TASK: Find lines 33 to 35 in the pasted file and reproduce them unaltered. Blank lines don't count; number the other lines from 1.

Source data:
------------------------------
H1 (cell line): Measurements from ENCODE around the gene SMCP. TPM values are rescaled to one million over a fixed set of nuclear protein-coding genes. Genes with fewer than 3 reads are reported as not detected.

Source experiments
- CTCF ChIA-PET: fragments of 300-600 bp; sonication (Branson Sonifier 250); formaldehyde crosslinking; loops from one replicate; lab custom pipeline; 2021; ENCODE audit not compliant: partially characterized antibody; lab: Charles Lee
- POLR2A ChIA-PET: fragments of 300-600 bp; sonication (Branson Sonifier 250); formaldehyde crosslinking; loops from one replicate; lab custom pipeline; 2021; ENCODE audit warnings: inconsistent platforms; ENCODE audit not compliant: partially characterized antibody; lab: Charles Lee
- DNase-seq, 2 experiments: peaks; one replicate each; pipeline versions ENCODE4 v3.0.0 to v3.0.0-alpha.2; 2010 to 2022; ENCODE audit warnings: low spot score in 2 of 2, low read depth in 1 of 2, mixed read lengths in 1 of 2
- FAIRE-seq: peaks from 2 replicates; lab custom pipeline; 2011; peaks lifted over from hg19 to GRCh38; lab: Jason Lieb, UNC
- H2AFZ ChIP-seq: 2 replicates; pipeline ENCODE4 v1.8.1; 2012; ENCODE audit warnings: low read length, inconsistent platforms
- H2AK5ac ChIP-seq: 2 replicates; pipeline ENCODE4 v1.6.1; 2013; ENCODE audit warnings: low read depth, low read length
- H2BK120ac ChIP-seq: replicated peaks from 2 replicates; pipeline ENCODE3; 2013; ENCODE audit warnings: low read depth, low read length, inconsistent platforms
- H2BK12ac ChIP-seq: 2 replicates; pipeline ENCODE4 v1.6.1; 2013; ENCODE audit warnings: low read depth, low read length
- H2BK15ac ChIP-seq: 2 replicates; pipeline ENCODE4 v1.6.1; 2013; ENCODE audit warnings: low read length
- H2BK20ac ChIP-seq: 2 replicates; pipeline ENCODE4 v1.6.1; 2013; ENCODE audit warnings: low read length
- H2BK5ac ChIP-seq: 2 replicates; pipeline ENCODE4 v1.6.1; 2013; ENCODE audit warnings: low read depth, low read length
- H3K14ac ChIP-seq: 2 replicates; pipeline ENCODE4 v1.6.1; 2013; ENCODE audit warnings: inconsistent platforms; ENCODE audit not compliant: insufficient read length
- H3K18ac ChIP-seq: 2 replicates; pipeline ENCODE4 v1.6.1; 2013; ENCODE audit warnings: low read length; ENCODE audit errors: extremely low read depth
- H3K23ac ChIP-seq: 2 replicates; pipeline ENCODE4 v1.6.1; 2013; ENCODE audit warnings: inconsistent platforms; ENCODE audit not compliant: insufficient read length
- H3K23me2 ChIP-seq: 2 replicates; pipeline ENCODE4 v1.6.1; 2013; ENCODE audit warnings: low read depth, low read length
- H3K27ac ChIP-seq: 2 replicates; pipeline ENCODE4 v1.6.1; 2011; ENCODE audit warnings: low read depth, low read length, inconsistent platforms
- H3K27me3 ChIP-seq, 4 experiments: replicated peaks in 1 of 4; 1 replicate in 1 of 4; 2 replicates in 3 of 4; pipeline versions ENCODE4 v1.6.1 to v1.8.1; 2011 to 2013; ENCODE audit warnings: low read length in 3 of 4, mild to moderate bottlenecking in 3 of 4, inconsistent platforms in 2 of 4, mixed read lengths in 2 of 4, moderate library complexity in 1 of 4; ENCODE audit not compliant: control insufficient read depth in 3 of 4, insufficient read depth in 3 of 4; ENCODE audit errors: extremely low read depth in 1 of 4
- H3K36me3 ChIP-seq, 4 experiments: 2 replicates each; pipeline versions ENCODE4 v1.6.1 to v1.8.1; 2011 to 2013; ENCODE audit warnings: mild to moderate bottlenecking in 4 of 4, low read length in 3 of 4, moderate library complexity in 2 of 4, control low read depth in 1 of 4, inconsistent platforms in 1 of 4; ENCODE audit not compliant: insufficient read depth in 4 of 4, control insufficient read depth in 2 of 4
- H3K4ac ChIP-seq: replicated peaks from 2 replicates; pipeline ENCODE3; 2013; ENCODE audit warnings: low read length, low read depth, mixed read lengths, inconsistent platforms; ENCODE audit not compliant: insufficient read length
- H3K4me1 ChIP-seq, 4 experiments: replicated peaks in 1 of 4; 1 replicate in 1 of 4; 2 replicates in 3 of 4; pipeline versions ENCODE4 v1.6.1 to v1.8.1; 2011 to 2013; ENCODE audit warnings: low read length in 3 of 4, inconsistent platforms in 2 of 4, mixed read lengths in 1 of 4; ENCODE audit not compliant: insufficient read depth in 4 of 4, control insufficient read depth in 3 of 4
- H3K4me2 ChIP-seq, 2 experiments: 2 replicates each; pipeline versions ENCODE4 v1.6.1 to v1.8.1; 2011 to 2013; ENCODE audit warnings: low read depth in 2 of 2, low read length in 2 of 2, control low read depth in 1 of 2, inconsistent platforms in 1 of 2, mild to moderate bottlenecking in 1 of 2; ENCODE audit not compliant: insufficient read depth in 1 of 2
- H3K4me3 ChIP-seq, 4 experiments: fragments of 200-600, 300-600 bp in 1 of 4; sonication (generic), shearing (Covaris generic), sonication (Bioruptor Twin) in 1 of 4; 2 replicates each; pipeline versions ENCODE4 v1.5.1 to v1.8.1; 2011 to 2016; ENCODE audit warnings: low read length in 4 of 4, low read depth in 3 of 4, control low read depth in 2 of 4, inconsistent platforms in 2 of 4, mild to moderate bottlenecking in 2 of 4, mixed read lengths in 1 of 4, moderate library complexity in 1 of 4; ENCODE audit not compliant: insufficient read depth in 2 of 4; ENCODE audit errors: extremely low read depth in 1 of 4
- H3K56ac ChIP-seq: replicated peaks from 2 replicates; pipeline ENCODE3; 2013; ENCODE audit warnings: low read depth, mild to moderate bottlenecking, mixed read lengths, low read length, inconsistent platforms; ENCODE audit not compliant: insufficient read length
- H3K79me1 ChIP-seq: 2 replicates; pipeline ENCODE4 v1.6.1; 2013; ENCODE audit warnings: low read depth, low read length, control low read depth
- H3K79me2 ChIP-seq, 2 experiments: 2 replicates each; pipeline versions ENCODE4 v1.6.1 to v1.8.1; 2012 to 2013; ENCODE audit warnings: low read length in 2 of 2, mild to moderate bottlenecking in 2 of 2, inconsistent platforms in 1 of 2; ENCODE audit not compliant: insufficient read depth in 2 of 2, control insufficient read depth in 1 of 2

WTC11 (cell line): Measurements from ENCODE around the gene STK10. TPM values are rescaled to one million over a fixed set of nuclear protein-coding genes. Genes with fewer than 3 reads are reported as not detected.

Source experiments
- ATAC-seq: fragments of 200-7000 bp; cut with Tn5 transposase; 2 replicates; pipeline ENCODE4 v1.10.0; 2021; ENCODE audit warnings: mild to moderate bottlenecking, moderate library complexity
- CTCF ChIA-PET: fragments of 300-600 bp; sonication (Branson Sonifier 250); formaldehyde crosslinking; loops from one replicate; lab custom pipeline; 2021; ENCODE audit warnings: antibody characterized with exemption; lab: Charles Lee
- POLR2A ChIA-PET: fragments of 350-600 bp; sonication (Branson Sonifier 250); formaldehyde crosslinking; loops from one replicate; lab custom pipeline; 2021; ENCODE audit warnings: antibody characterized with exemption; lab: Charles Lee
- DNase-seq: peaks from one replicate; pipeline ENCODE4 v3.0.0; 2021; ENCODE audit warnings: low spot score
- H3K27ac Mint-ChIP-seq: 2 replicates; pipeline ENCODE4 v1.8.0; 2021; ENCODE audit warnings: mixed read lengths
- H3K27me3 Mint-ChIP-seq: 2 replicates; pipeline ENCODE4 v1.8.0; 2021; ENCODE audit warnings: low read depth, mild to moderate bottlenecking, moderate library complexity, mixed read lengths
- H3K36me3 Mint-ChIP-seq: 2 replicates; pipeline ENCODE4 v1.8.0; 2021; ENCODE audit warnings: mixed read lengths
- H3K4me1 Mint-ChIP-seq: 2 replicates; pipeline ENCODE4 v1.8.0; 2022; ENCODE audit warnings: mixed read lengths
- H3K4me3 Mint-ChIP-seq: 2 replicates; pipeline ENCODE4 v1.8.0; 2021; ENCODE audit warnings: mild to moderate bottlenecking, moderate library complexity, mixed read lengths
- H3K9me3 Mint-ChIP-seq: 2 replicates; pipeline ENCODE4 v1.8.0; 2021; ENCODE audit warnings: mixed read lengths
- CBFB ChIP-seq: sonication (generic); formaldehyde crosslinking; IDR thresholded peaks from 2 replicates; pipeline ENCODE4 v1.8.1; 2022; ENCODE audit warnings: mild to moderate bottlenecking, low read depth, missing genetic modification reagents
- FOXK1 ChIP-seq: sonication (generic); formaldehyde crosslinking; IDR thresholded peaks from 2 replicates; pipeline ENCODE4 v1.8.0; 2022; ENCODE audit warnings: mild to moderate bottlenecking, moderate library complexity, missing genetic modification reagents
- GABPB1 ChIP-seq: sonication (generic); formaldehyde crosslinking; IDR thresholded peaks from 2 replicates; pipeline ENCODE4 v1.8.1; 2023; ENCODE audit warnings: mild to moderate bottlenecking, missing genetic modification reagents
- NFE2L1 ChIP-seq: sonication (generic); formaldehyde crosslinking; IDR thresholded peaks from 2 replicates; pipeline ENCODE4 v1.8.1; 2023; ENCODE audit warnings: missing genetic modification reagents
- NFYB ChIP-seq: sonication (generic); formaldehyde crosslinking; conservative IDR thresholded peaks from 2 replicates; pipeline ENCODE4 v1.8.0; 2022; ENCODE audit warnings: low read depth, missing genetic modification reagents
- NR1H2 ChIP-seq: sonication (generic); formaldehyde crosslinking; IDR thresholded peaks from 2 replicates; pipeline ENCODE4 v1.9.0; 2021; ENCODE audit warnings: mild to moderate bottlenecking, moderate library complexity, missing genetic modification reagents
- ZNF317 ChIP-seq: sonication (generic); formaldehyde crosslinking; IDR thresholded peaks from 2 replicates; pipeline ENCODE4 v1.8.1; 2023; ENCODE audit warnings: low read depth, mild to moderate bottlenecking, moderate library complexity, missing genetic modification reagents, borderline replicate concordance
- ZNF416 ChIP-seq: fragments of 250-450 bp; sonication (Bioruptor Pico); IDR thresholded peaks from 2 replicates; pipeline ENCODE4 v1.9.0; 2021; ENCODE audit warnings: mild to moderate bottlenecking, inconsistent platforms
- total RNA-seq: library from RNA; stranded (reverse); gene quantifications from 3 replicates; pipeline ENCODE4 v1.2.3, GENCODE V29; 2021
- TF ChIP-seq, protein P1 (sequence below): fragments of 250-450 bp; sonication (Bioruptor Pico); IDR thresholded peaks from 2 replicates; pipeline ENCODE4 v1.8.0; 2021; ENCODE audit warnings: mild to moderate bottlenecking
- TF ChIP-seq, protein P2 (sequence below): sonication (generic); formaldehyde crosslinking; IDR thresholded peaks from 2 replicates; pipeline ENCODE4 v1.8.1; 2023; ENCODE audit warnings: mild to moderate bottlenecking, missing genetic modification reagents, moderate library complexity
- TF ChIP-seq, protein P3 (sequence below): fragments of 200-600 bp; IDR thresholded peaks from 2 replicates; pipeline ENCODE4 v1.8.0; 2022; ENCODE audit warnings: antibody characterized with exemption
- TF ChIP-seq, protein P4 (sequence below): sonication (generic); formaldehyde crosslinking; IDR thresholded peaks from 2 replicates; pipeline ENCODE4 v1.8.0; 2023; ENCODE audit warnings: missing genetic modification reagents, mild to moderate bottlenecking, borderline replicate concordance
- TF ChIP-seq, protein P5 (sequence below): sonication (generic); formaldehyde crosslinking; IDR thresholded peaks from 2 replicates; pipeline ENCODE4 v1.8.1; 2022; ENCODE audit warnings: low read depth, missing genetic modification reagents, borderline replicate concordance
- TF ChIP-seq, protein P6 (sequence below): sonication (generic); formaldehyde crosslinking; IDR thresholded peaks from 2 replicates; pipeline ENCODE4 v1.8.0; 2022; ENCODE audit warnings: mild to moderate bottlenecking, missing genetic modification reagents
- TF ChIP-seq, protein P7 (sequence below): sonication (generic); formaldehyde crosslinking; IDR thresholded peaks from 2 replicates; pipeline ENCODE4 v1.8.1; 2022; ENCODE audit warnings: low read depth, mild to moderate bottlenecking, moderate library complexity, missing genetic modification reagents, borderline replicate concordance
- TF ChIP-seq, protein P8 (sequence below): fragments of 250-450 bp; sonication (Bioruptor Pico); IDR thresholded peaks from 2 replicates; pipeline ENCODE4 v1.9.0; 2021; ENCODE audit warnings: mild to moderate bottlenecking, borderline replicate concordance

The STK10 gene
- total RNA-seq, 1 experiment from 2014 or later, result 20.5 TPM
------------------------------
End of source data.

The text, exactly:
- DNase-seq: peaks from one replicate; pipeline ENCODE4 v3.0.0; 2021; ENCODE audit warnings: low spot score
- H3K27ac Mint-ChIP-seq: 2 replicates; pipeline ENCODE4 v1.8.0; 2021; ENCODE audit warnings: mixed read lengths
- H3K27me3 Mint-ChIP-seq: 2 replicates; pipeline ENCODE4 v1.8.0; 2021; ENCODE audit warnings: low read depth, mild to moderate bottlenecking, moderate library complexity, mixed read lengths